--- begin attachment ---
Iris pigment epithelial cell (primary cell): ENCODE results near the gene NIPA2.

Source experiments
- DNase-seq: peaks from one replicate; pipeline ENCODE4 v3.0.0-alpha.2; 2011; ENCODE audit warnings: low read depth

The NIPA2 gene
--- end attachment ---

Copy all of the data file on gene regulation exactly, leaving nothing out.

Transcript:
Iris pigment epithelial cell (primary cell): ENCODE results near the gene NIPA2.

Source experiments
- DNase-seq: peaks from one replicate; pipeline ENCODE4 v3.0.0-alpha.2; 2011; ENCODE audit warnings: low read depth

The NIPA2 gene